The school believes in providing quality education to rural children of Tirunelveli, regardless of their economic background. The fees charged are nominal, and based on ability to pay, making it affordable for middle and lower middle class families to send their children to the school. The facilities are excellent, and more importantly, carefully selected to be relevant to local needs, and sustainable.
The pictures above are from a village from which around 100 children attend the school. The school strives to provide them with free scholarships to study in the school.
In June 2018, five boys were adopted into the Rehabilitation Home run aligned to the school. Three are from a fishing village called Pasiyavaram near Pulicat Lake and two are from Chennai slums. The three boys from the fishing village were adopted because their mother was killed by their father in a family feud and the father is in jail. The five boys are slowly adapting into their new home and have started to integrate very well into their new English Medium School.
By creating an environment where children who cannot pay work together with other children who can afford to pay, the school attempts to create a more equitable distribution of resources. The other main source of subsidy is from sponsors from India and abroad. Around 300 students are provided free schooling without any fees. Many more are offered partial scholarships based on their ability to pay.
The philosophy of the school is :
Poor children should not have to study in poor conditions.
Everyone deserves to dream, and to achieve their dreams.
Although the school is run with minimum overheads, the management has left no stone unturned to provide the best infrastructure to its students. It does this by carefully selecting infrastructure that aligns with the mission of the school, and skillsets in the region, whose impact can be measured, and can be made self-sustaining by local support. Donors from India and abroad are critical for initial establishment of these resources which allow the school to expose children to modern methods of learning, and inspire them to think big and aspire high. The children are constantly reminded that they are second to none in terms of potential. This philosophy has proved right as many students who came to the school from very backward homes are today well placed in life, and are pursuing their career in India and abroad.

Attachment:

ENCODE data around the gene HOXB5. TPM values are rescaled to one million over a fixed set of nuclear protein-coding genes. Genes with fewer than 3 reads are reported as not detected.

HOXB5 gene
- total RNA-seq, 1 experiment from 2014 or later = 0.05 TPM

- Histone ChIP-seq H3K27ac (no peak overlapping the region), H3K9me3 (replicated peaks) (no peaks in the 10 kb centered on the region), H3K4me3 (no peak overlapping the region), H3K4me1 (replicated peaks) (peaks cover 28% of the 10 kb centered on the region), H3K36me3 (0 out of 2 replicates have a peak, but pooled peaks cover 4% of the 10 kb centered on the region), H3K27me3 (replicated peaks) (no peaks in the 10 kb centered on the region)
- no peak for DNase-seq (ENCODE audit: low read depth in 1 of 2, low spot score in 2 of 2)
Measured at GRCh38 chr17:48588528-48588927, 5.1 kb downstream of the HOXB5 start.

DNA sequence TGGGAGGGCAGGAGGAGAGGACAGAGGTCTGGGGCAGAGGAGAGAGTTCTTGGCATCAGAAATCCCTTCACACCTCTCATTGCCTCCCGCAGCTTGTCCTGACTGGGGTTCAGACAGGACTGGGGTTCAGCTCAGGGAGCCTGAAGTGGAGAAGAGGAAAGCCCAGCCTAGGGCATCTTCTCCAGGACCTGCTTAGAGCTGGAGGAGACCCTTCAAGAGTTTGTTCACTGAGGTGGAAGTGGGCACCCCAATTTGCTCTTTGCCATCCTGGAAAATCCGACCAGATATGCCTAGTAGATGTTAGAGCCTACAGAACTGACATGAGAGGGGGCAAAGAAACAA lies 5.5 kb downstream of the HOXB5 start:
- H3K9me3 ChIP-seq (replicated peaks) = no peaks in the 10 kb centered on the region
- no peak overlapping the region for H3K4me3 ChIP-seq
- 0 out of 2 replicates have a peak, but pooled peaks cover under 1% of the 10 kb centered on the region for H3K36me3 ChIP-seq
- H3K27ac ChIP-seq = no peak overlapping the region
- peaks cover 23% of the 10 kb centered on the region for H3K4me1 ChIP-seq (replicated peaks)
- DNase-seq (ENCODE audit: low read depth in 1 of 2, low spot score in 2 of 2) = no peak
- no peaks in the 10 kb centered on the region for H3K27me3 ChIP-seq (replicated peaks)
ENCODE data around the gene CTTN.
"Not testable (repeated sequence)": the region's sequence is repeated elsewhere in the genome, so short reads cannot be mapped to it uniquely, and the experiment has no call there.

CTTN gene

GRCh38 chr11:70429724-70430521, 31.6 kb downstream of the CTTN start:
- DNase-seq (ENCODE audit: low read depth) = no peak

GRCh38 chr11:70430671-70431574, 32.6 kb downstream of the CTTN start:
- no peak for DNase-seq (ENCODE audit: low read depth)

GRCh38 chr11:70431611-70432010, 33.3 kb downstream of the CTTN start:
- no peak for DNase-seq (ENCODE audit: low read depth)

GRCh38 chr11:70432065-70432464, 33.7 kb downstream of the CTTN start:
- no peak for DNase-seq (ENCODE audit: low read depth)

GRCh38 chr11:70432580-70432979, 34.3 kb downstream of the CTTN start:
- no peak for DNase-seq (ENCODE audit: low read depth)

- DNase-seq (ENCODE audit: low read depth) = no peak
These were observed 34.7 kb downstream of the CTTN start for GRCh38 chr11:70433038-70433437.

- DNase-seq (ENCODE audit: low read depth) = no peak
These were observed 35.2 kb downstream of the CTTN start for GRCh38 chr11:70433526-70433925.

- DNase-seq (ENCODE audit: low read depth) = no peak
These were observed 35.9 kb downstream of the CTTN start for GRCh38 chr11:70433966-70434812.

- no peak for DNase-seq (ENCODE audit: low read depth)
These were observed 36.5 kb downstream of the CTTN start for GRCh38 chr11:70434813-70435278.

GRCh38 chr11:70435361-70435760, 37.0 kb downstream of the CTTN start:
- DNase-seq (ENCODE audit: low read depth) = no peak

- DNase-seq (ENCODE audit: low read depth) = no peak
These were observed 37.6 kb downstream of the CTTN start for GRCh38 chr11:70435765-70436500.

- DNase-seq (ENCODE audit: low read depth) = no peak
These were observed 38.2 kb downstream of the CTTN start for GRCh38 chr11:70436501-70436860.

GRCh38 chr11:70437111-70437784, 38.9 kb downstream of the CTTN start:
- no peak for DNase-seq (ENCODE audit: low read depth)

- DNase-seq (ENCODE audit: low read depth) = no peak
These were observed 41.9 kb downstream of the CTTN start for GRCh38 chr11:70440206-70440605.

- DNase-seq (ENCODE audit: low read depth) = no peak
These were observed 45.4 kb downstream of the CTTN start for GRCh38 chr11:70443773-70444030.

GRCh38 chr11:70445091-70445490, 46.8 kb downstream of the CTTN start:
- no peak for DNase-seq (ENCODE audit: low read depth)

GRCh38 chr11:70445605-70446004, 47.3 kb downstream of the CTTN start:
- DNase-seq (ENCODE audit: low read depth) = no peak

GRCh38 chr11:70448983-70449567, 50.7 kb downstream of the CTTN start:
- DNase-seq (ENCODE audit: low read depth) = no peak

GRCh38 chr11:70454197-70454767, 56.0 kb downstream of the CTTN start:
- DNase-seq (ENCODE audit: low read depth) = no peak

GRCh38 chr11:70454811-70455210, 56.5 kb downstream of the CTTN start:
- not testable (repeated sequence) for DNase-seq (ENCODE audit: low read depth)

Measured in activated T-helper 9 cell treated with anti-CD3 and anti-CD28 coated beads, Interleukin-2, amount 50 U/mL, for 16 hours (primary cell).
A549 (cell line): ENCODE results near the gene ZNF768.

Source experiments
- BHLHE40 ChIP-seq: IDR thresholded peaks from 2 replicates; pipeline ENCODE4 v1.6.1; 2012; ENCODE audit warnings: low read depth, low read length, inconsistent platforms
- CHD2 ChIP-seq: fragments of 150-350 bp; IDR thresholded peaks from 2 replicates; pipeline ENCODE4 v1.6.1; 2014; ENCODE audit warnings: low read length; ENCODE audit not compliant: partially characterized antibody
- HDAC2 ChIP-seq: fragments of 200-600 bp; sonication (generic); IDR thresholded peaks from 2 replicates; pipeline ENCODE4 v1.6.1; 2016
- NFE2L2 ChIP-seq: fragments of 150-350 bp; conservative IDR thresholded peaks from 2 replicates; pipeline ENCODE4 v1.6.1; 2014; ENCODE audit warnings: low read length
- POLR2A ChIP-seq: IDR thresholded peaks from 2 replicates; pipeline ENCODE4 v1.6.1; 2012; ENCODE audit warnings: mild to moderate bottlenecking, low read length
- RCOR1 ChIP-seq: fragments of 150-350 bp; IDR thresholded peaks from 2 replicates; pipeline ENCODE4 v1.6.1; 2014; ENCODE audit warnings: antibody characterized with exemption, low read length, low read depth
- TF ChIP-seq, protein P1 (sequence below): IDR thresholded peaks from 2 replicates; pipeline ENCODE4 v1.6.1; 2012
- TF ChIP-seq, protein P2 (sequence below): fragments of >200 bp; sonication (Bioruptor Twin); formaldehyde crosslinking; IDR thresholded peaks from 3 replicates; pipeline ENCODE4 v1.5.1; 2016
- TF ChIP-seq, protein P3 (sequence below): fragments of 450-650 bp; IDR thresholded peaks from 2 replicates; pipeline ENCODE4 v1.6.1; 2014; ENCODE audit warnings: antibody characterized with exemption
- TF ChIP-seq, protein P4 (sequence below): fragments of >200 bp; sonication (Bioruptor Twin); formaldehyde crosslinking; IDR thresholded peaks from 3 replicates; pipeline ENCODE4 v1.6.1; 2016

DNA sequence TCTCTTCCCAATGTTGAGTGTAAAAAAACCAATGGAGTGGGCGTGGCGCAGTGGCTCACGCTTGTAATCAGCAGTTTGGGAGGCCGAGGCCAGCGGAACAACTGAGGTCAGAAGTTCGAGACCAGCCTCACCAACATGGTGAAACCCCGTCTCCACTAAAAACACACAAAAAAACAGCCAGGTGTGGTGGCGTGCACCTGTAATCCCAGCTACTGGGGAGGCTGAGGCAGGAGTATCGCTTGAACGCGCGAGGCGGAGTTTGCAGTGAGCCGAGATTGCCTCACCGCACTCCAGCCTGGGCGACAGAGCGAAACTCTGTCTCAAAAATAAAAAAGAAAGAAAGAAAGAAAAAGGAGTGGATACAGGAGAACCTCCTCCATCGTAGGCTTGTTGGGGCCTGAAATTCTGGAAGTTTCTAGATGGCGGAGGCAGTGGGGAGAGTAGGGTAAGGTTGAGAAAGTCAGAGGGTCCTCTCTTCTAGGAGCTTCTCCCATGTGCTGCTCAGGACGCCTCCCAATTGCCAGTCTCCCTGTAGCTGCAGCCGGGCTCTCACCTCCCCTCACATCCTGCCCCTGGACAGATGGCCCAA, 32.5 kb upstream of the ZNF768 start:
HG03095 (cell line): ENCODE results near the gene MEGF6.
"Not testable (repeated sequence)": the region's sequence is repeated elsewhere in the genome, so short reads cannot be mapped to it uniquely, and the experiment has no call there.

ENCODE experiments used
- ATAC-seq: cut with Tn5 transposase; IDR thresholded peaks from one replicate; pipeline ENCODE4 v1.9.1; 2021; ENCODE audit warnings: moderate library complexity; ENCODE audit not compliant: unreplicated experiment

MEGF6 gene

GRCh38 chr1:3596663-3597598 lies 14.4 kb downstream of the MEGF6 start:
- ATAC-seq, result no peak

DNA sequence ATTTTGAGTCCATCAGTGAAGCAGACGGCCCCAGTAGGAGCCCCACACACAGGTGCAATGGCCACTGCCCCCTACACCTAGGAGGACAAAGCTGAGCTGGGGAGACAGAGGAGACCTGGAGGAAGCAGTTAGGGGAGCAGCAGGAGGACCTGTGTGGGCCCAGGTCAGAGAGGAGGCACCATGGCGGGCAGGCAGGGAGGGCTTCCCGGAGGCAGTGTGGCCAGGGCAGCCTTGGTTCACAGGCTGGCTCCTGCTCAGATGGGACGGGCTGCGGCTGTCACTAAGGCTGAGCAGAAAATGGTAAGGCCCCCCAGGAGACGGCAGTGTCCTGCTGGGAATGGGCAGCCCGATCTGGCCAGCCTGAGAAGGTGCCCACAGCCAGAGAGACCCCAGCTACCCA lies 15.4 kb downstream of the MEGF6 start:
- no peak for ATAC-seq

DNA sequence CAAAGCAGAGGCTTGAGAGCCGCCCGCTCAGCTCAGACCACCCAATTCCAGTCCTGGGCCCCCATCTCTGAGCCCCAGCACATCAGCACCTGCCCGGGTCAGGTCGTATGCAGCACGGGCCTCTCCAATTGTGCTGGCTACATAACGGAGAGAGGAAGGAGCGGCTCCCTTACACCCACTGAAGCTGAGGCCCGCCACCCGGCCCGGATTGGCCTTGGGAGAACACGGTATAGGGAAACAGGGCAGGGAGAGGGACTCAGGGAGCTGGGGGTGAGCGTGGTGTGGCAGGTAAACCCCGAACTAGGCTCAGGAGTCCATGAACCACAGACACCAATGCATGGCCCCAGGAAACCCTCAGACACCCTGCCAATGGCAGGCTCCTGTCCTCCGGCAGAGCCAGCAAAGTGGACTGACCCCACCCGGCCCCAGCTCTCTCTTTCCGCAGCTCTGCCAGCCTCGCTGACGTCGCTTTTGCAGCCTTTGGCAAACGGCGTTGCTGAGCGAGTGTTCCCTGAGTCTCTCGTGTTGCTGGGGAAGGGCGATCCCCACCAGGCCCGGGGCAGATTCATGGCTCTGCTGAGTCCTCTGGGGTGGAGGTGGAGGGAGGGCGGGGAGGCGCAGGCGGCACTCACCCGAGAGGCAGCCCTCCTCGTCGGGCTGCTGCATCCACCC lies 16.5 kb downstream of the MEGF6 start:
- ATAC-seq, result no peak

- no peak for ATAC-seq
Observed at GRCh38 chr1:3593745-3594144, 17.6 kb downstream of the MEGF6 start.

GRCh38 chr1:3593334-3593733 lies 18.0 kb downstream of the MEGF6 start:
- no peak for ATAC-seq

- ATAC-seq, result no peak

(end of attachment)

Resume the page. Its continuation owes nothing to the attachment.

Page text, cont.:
The planned Digital Classroom will be a much needed resource which will benefit the children in an immeasurable way. There are many challenges that rural schools face in India; among these, dearth of quality teachers for each subject or specialty is the most important. Setting up of e-learning and online teaching platforms in rural schools will, to a great extent, help to fill this lacuna, and bridge the digital divide that separates advanced and well-resourced environments from rural societies. The fast changing global economy calls for certain skills to face the much heralded Fourth Industrial revolution, and the traditional classroom based approaches have to be supplemented with a new platform of learning. The students in the school do not have the means to access such resources at their homes. The New Digital lab will help the school to integrate technology into education in a way that has been shown in several other countries to allow children to take ownership of their own education, and for teachers to use the online platform to make teaching more interactive and effective. The digital lab will also serve to improve the English skills of students, since it is a second language to most of our students. This will greatly support language development which is essential to survive in today’s world.
Sahana Rajesh, a 14-year-old freshman from Columbus, Ohio, dedicated her Bharatanatyam Arangetram on August 25th, 2018 for this project. Sahana raised $10,000 to bridge the digital divide for the rural students by providing them with a digital classroom consisting of laptops, internet connection, online educational curriculum, and a Digital Interactive Board.
The proposed digital classroom, with facilities to cater to 40 students at a time, would serve 20 classes during the course of the week at 2 hours per class. The two hours that children spend in this classroom will consist of online learning and teaching through sites like Khan Academy, Vedantu, and WizIQ NextGen, with translation to the local language available as needed. The classroom will be equipped with a Digital Interactive Board with 3D Educomp Stem Curriculum Software, 40 Laptops, and an Internet facility with broadband bandwidth of 40 Mbps.